Brian Grant [7]Brian W. Grant [1]Brian Eric James Grant [1]
  1.  12
    Descartes, Belief and the Will.Brian Grant - 1976 - Philosophy 51 (198):401 - 419.
    I want to discuss the puzzling, but, in some ways, persuasive view that I have a familiar and unproblematic kind of freedom with respect to my beliefs.
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  2. The Virtues of Common Sense.Brian Grant - 2001 - Philosophy 76 (2):191-209.
    I defend, in this paper, a version of a philosophy of common sense. I have use of some things from Reid's account of these matters, others from Wittgenstein's. Scepticism looms large—as do the questions of arguments for and examples of common sense. At least two different notions of common sense emerge, one of which has often been overlooked by philosophers.
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  3. Scepticism and Philosophical Methodology.Brian Grant - 2011 - G. Olms.
  4.  1
    The Condition of Madness.Brian W. Grant - 1999 - University Press of Amer.
    The Condition of Madness provides a comprehensive philosophical explanation of the conceptual assumptions in psychiatry. Brian Grant begins this work with a historical overview of psychiatry and a discussion of the prevalent views in the contemporary discipline. He then critically examines DSM-IV and argues that the taxonomical categories presently used in psychiatry are almost entirely arbitrary. The book draws on the philosophy of mind and provides discussions of the mind, the self, the will, and madness. It concludes with recommendations on (...)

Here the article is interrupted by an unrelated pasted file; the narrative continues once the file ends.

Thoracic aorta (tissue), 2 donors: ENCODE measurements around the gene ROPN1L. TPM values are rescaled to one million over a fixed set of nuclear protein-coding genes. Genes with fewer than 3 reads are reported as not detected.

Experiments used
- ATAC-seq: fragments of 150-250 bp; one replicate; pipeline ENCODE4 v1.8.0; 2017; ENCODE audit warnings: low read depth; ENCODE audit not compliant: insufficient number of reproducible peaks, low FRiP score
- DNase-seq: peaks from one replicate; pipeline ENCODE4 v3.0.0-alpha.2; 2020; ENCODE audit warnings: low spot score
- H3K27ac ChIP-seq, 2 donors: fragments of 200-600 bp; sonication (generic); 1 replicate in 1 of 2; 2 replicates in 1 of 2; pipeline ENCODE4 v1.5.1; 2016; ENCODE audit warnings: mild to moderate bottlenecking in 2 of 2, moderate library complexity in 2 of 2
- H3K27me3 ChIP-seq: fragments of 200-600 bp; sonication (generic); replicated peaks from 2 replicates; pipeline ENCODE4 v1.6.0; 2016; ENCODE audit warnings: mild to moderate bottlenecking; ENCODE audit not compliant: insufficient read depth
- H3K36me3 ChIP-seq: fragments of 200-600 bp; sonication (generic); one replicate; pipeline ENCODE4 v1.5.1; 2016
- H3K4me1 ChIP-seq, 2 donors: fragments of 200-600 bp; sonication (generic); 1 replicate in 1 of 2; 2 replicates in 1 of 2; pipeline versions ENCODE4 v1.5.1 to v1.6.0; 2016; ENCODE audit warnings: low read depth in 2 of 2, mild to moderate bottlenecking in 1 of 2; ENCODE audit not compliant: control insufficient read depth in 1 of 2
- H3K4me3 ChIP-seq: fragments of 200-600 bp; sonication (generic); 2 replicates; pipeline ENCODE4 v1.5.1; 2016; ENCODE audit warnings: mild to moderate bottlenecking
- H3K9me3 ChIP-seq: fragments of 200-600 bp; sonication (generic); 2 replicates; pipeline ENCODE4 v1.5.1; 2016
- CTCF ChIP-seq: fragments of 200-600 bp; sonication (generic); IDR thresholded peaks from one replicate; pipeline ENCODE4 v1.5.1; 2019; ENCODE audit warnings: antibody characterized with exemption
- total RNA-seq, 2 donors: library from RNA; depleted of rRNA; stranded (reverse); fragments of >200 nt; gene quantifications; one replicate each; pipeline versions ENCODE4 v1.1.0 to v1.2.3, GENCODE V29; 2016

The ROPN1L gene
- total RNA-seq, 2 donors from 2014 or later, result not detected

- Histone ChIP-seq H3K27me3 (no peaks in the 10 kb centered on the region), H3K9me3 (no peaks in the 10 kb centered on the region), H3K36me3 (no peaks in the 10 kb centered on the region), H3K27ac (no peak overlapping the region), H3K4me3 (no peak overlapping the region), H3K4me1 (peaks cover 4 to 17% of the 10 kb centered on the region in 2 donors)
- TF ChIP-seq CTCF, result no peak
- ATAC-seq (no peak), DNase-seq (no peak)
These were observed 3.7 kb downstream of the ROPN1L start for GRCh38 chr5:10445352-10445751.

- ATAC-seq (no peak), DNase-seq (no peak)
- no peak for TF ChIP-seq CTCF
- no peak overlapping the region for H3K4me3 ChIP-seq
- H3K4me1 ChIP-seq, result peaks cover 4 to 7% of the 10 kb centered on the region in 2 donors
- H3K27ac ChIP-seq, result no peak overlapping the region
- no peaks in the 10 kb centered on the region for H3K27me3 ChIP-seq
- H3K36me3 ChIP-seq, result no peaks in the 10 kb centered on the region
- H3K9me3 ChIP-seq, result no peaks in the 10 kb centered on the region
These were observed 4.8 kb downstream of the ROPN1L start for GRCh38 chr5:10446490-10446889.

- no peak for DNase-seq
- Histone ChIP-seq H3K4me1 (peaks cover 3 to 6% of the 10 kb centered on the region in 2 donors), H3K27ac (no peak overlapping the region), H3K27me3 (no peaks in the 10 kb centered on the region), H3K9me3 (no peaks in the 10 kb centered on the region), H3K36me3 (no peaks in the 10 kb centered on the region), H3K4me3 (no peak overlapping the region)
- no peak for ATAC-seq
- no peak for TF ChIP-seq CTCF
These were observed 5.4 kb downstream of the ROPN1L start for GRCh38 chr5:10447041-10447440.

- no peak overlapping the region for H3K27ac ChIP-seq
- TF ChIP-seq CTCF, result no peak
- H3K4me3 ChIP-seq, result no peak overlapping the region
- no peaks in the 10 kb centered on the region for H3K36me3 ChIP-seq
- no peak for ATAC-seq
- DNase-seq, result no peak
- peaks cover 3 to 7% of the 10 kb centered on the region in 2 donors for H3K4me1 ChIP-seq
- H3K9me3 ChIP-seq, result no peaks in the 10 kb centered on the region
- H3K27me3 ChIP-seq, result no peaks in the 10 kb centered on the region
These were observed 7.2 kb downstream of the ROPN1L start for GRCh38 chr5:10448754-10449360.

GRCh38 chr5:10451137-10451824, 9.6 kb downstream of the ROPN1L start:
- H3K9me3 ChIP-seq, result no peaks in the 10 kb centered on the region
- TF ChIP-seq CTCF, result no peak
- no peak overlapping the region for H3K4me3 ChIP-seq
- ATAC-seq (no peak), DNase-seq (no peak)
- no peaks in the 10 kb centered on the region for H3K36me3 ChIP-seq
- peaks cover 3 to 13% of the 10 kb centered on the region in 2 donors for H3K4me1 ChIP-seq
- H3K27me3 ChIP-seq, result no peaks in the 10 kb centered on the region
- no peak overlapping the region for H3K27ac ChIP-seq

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  5.  10
    This Dance of the Mind.Brian Grant - 2008 - Georg Olms.
    A study of the major themes in traditional and contemporary philosophy.
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  6.  19
    Truth and Consequences: An Examination of the Views of Nietzsche, Wittgenstein, and Hume.Brian Grant - 1998 - Modern Schoolman 75 (3):183-208.
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    Knowledge, Luck and Charity.Brian Grant - 1980 - Mind 89 (354):161-181.
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  8.  24
    Wittgenstein's Elephant and Closet Tortoise.Brian Grant - 1995 - Philosophy 70 (272):191 - 215.
    Locke reports, in his discussion of substance and with some amusement, on the Indian philosopher who, when asked what the earth rests on, postulated an elephant and then, when asked in turn about the elephant, decided to go with a tortoise. Locke's amusement, of course, is justified. But it is also tempered if not downright equivocal. For he sees that at some point a very special elephant or—if we stick to the Indian's story—a very special tortoise will have to be (...)
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